“All architecture is shelter, all great architecture is the design of space that contains, cuddles, exalts, or stimulates the persons in that space.”
– Philip Johnson
Conway Hall opened in September 1929 for the members of the South Place Ethical Society. It was designed by F. Herbert Mansford, a member of the Ethical Society, and was built to meet the growing needs for the members that their previous home, South Place Chapel, was unable to accommodate.
Mansford considered these needs carefully and designed a building with a large hall to contain the growing congregation with particular concern to the acoustics of the space to improve the experience of attendees to the Sunday Concerts. He included large cloak rooms, several rooms for a variety of social groups within the membership, offices, and a large library space with an attached kitchen for making tea. He also included within his designs a secret door between the main hall and what was then one of the offices as well as a spy hole (which you can still see today) between the main hall and the switch room.
The finalised designs for Conway Hall were modern for the times; designed and built in the late 1920s in the Art Deco style. A good number of these features are still apparent today in the shape of the windows, the smooth and generally unfussy lines within the hall and without, and the geometric nature of several of the design features such as the polished stone staircase leading from the lobby to the library.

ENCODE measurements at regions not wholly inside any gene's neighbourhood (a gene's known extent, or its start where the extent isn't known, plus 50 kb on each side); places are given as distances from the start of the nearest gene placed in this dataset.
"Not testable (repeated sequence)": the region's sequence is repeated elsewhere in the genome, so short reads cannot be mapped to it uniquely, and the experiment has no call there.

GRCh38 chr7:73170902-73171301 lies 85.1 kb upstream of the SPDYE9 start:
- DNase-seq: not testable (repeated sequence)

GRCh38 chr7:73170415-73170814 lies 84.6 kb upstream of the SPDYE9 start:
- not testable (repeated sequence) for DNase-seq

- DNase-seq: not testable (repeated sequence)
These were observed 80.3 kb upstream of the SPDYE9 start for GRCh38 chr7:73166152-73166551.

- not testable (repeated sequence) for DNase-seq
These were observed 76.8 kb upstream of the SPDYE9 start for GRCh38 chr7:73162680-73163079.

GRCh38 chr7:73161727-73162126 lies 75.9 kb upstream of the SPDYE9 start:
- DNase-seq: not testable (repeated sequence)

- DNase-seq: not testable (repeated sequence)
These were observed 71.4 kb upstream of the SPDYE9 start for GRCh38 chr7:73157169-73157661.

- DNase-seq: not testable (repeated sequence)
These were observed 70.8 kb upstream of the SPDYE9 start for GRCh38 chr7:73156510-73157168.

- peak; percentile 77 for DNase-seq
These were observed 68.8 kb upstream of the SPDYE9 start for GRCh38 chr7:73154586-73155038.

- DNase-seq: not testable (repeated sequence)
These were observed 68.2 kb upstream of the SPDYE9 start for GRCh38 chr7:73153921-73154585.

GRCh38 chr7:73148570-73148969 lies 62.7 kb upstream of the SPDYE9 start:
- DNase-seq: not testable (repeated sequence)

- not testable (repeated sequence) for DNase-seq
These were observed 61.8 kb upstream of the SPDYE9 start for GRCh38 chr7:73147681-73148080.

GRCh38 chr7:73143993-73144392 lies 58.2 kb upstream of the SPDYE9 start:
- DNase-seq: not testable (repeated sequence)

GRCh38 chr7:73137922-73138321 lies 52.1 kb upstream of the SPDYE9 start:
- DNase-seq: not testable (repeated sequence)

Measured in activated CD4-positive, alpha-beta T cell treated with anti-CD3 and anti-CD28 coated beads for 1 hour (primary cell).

The Humanist Library and Archives at Conway Hall contains the collections and archives of the Conway Hall Ethical Society and the National Secular Society, the library of the Rationalist Press Association and the Coit Memorial Library. The collections touch on a range of subjects relating to ethics, humanism, rationalism, philosophy and many others.
In addition to our physical holdings our digital collections include the already digitised Ethical Record (the Society’s journal [1895- ]), the Conway Memorial Lectures, many of our artworks, and “The Story of South Place” by Samuel Kerkham Ratcliffe.
This year we plan to digitise a range of material; plans, deeds, illustrations, letters, souvenirs, and photos for a project entitled “Architecture and Place” to be launched in September 2016 in time for Open House London. This is a pilot project to help us develop a process for digitisation for our different types of archival and print material so that we can grow our digital collections. We intend to make these collections available to a wider audience beyond those researchers who are able to visit us at Conway Hall.
Currently we are:
- Investigating our collections to develop criteria to assist us in selecting material for the digitisation project;
- Identifying items that require conservation before they can be scanned;
- Considering and evaluating:
- platforms on which to build the project;
- metadata requirements;
- vendors to undertake our scanning;
- Beginning to write accompanying material for our digitised items to provide context for them and the project;
- Developing learning resources and activities around the digitised material and identifying potential partners to use the digital items.
We are excited to be developing this project and sharing it with you!
The next project update will appear on our blog in March 2016.